From Staff Reports
UNC Chapel Hill will re-open its campus for the fall semester but will start and finish it early “in an effort to stay ahead of that second wave” of the coronavirus, university Chancellor Kevin Guskiewicz announced Thursday.
In a letter to faculty, staff and students, Guskiewicz said classes will begin Aug. 10, final exams will be completed by Nov. 24 and students will not return to campus after the Thanksgiving holiday. There will be no fall break.
UNC is also making “other significant changes to our operations” for the semester, Guskiewicz said, including
- Faculty and staff will return to campus in a phased approach. Research programs and laboratories will begin ramping up on-campus operations June 1.
- Students participating in organized co-curricular activities, such as athletics, will be invited back to campus in a similar phased approach.
- Class sizes will be adjusted to allow for appropriate physical distancing; entering and exiting buildings will occur through clearly marked one-way corridors.
- Time between classes will be extended to allow for necessary physical distancing in and out of buildings, which will impact the number of courses held during typical weekdays. Students and faculty therefore can expect additional weeknight classes.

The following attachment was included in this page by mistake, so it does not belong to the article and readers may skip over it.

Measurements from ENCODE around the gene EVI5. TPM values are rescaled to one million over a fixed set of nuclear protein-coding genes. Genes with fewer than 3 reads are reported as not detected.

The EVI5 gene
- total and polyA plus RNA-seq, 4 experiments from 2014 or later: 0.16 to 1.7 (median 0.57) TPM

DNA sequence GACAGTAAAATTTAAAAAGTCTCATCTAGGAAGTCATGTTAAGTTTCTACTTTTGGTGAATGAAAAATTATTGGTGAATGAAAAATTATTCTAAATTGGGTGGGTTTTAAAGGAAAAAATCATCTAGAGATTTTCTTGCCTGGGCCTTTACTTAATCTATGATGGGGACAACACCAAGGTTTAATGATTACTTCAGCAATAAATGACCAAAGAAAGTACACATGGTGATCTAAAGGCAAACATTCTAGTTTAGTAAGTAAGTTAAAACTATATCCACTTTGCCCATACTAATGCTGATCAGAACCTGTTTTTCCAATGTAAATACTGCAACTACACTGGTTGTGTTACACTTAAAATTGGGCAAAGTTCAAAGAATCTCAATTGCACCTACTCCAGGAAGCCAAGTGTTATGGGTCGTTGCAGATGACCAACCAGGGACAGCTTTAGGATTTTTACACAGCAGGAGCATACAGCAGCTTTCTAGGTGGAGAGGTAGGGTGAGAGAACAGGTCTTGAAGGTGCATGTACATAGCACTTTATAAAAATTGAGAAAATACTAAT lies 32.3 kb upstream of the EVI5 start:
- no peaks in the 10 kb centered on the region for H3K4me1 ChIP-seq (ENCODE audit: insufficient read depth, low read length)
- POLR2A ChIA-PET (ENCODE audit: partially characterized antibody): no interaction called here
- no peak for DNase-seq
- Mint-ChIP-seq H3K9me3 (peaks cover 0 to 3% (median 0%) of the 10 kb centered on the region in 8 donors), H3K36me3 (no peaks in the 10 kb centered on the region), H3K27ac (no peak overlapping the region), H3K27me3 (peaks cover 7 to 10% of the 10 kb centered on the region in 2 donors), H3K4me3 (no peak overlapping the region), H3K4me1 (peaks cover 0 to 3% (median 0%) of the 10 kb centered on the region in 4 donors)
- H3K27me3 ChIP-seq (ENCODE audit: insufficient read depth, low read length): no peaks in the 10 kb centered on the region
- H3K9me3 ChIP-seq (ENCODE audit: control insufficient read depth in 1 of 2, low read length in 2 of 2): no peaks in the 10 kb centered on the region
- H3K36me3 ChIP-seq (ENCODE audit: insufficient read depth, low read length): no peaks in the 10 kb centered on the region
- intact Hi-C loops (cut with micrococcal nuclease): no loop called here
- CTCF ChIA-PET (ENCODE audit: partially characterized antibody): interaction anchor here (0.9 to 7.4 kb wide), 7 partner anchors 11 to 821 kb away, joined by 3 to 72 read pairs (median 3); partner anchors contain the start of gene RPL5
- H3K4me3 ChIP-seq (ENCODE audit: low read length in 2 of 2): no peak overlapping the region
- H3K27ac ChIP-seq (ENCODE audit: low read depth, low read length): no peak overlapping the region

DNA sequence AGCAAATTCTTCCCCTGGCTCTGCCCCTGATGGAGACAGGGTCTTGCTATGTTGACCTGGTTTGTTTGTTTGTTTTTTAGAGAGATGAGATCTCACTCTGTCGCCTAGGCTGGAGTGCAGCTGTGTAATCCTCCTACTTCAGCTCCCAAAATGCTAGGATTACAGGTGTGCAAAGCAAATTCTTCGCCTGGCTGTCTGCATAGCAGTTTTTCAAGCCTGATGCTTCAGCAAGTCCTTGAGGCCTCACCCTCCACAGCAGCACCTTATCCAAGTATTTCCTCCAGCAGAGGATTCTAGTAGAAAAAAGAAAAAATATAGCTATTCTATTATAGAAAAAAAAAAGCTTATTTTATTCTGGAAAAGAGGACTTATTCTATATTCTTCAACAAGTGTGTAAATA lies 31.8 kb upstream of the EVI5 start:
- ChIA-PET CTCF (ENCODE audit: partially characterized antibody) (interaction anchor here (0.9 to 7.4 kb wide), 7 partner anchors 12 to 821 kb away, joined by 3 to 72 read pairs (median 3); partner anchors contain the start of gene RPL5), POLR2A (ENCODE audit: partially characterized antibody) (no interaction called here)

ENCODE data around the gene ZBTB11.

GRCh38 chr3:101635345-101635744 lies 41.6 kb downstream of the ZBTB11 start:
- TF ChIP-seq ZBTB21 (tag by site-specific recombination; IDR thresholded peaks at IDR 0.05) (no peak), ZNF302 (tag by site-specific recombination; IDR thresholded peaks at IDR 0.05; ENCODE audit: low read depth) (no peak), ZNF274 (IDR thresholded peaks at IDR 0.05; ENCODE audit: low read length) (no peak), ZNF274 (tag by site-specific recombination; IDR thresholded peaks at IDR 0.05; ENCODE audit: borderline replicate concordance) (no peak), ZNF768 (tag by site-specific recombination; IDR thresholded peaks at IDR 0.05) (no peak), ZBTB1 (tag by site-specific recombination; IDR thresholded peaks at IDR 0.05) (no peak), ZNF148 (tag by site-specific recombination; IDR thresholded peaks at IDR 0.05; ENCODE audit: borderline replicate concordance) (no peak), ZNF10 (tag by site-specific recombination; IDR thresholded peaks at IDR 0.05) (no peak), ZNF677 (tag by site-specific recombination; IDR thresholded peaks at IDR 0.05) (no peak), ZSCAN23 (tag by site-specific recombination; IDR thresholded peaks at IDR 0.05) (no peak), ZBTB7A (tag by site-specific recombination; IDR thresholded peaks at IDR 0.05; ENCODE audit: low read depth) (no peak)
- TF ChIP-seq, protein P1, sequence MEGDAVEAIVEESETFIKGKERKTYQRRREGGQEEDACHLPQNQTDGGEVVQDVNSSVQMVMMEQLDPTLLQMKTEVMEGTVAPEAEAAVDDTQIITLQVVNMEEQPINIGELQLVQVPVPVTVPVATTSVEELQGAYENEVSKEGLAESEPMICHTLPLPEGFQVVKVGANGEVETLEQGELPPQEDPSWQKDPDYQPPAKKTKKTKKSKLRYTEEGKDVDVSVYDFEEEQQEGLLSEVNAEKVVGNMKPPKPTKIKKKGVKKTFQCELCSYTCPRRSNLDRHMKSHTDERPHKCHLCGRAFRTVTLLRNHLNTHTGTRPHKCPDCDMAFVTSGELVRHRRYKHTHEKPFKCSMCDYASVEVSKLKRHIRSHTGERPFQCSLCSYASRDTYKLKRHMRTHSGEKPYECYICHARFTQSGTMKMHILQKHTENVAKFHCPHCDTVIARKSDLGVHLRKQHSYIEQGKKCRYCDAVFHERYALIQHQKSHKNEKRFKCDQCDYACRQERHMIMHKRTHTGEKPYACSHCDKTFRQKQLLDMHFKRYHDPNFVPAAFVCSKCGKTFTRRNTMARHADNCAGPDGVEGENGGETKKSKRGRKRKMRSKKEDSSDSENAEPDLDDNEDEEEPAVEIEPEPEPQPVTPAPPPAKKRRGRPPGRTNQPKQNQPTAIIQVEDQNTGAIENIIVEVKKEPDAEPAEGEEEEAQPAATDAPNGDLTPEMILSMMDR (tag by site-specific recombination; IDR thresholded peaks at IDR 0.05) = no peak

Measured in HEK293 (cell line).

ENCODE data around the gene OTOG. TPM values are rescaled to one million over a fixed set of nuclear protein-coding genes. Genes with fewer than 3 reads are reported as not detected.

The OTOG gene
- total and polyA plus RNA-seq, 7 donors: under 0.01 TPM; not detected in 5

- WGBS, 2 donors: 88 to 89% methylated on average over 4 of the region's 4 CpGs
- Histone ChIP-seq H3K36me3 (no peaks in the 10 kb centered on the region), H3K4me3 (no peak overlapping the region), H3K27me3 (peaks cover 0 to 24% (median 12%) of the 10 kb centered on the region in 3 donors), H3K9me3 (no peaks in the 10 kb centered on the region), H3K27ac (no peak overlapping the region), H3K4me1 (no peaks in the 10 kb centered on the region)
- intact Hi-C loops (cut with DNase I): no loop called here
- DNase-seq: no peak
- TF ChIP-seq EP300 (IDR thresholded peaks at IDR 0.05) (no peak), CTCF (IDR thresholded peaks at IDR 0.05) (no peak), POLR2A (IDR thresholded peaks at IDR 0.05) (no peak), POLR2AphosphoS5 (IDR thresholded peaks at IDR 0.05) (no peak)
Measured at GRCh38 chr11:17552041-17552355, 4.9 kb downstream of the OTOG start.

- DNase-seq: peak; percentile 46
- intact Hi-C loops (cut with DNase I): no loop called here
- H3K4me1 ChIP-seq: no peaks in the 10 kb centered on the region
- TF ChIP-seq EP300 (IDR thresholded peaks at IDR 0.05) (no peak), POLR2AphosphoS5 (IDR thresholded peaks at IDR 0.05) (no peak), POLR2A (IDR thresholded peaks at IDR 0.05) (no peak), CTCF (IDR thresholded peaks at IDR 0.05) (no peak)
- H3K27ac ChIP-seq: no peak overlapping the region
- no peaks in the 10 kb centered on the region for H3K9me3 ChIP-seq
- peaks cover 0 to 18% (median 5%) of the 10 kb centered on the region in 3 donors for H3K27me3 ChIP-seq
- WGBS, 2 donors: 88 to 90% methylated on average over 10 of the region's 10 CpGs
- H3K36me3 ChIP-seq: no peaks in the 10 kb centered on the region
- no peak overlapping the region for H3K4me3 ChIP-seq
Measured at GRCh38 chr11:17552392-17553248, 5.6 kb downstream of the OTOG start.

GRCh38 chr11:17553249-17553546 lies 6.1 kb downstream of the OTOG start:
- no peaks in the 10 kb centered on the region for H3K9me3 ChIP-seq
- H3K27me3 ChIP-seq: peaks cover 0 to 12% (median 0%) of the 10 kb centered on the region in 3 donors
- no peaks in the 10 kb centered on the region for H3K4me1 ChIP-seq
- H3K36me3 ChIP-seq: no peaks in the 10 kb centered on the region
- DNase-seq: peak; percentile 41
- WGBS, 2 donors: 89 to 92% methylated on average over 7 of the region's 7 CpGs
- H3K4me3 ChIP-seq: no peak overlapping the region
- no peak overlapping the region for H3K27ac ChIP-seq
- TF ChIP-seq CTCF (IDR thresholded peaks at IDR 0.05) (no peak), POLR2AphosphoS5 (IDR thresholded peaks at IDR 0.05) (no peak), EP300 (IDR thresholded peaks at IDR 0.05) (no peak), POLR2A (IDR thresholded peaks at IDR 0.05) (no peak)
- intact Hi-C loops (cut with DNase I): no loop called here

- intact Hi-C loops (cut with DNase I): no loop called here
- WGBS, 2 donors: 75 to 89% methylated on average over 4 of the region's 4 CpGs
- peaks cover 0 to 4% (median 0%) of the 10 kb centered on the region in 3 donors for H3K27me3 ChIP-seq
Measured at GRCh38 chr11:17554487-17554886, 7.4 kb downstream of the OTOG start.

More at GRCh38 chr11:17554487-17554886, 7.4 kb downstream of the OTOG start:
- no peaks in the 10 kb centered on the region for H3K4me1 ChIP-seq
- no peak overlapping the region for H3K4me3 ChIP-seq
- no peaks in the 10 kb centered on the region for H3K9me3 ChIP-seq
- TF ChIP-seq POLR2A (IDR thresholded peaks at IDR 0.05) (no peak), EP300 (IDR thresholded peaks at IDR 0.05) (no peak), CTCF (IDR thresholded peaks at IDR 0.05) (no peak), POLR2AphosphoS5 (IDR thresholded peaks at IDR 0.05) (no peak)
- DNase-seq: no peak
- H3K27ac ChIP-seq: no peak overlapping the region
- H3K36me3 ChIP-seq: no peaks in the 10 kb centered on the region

- Up to 1,000 new students who are unable to begin residential learning and living in August may participate in Carolina Away, a new initiative still in development, that will allow them to learn together in digital sections of key courses in the general education curriculum.
- The campus community will be asked to adhere to “community standards” and public health guidelines to help mitigate the spread of COVID-19.
Those standards include practicing physical distancing, washing hands often, using hand sanitizer, maintaining clean spaces and wearing appropriate face coverings/masks (provided by the university for those who need them), among other best practices.
While classes will undergo significant changes, residence halls will operate at normal capacity — standard double-occupancy — with few exceptions. One residence hall will be used to provide temporary housing to residential students who test positive for COVID-19 and a second residence hall will provide temporary housing for residential students who have been exposed to the virus but don’t have a confirmed diagnosis
Calling the past two months during the coronavirus pandemic and subsequent lockdown “extraordinarily challenging,” Guskiewicz said the decision to re-open the campus was made because it was “clear to me that students most thrive through the in-person interactions with their faculty and classmates; and through the co-curricular and extracurricular opportunities that a Carolina education provides. The best Carolina experience is one that occurs here on campus where that is all possible.”
“Carolina’s Roadmap for Fall 2020,” the chancellor noted, “will also have off ramps, and we will modify this plan if conditions change and the situation warrants.”